With the growing use of cloud technologies by companies and individuals, it is becoming ever important to understand and implement enhanced security measures for serving web content. This is necessary to not only protect yourself and your companies intellectual property, but your users and their data as well. In this post, we will look at some of the common best practices and tools to keep your website safe from the newest vulnerabilities and attack surfaces. In doing so, you will enjoy peace of mind that your content is optimized to deliver the best experience possible.
HTTPS - Use it, Enforce it
HTTPS, or HTTP over TLS, enables an encrypted connection between a client and the remote server. The security benefits are that any data transferred over the bidirectional connection will not be vulnerable to snooping or man in the middle attacks. Enabling website encryption is required for proper PCI compliance of a company. So depending on the data you are collecting from users, you must enable encryption to be up to code with regulations in your place of residence.
It's Never Been Easier
Setting up TLS, or SSL as known by its predecessor, has never been easier as many automated solutions exist for managing and auto-renewing certificates. For example, Let's Encrypt, AWS Certificate Manager, and offerings from Cloudflare exist to help manage the creation of certificates for you automatically.
There are secondary benefits to using HTTPS as well. Google has announced that secure websites will receive higher page rank than their insecure counterparts. Your site will receive less traffic, will be trusted less, and will be referred to less compared with similar sites with end-to-end encryption enforced. As a marketing agency, your content will be diminished by not using encryption as web security is a prominent factor in determining SEO.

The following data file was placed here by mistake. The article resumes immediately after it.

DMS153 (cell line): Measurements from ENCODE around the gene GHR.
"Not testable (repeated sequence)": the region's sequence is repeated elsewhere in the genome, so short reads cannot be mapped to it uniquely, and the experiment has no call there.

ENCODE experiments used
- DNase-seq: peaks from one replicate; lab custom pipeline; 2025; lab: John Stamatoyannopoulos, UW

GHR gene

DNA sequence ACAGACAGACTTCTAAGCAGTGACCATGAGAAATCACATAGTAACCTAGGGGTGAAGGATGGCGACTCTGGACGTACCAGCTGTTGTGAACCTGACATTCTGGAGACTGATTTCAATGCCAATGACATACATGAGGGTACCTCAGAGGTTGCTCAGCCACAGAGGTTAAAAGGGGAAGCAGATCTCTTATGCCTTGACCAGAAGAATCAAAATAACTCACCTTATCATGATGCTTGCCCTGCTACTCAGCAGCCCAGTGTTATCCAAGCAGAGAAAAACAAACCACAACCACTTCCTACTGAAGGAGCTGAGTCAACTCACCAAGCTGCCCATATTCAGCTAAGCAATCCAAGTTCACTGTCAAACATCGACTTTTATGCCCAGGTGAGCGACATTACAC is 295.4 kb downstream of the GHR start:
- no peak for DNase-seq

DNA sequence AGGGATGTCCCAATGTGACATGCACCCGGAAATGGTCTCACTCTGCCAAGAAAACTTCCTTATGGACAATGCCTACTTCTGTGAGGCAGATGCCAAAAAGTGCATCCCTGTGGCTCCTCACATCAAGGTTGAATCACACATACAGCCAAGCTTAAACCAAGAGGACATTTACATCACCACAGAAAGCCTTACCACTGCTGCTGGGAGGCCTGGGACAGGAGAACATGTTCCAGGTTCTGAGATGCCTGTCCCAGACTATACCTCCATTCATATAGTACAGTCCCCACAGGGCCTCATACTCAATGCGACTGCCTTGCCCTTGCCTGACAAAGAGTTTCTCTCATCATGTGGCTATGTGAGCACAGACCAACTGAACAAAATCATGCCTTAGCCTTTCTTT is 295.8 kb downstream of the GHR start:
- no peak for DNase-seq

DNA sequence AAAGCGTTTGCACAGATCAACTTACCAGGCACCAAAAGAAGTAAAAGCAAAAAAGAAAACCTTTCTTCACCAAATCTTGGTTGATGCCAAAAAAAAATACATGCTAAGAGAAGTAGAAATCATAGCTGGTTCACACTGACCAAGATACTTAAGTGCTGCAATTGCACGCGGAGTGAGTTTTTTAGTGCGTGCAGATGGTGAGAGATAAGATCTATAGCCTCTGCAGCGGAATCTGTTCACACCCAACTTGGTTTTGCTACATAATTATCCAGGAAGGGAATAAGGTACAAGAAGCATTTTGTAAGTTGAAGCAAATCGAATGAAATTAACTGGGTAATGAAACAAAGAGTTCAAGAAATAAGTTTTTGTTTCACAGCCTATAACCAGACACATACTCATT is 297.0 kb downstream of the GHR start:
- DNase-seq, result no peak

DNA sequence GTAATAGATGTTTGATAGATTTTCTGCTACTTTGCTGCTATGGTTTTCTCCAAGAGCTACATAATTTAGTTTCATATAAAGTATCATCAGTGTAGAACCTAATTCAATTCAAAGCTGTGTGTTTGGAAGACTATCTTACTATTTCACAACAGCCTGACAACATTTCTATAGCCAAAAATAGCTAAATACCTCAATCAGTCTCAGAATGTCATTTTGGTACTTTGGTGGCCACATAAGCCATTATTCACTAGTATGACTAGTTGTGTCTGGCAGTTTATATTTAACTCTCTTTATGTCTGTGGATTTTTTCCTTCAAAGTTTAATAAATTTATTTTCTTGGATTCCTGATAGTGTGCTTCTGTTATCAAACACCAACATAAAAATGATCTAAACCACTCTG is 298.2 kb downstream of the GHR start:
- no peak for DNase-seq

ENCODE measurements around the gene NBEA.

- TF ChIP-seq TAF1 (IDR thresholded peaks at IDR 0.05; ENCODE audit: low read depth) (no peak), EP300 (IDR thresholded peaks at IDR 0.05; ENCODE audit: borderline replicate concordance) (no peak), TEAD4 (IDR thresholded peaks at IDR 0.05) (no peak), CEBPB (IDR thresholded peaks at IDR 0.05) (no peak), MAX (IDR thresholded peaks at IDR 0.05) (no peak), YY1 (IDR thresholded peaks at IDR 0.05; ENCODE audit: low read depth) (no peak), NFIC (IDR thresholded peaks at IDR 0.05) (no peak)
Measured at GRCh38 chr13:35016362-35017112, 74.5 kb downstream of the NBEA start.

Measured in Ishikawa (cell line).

In addition, with the advent of HTTP2 in which all browsers requires SSL to be enabled to use, there are now performance benefits for enabling encryption. HTTP2 offers multiplexing of connections to offer faster and more efficient load times compared with version one of HTTP.
Web Server Encryption
Some encryption is stronger than others. As computational power increases, a need for better encryption techniques has presented itself. In this section, we will look at tools and methods for making sure your website is up to date with the latest encryption ciphers and algorithms.
Cipher suites are the algorithms which are used during initial communication and play a vital role in the overall ranking of strength of encryption. As such, it is important to always update the libraries and processes used for web hosting, such as Nginx and OpenSSL, in order to take advantage of newer algorithms.
A web server can decide which ciphers to allow communication using in its configuration. That being said, a balance must be struck between allowing less strong ciphers as not all browsers and platforms support the latest and greatest techniques. Security/Server Side TLS by Mozilla is a great article on cipher suites and which to choose based on compatibility with different browsers and devices.
A modern profile might consider the follow:
Ciphersuites: ECDHE-ECDSA-AES256-GCM-SHA384:ECDHE-RSA-AES256-GCM-SHA384:ECDHE-ECDSA-CHACHA20-POLY1305:ECDHE-RSA-CHACHA20-POLY1305:ECDHE-ECDSA-AES128-GCM-SHA256:ECDHE-RSA-AES128-GCM-SHA256:ECDHE-ECDSA-AES256-SHA384:ECDHE-RSA-AES256-SHA384:ECDHE-ECDSA-AES128-SHA256:ECDHE-RSA-AES128-SHA256 Versions: TLSv1.2 TLS curves: prime256v1, secp384r1, secp521r1 Certificate type: ECDSA Certificate curve: prime256v1, secp384r1, secp521r1 Certificate signature: sha256WithRSAEncryption, ecdsa-with-SHA256, ecdsa-with-SHA384, ecdsa-with-SHA512 RSA key size: 2048 (if not ecdsa) DH Parameter size: None (disabled entirely) ECDH Parameter size: 256 HSTS: max-age=15768000 Certificate switching: None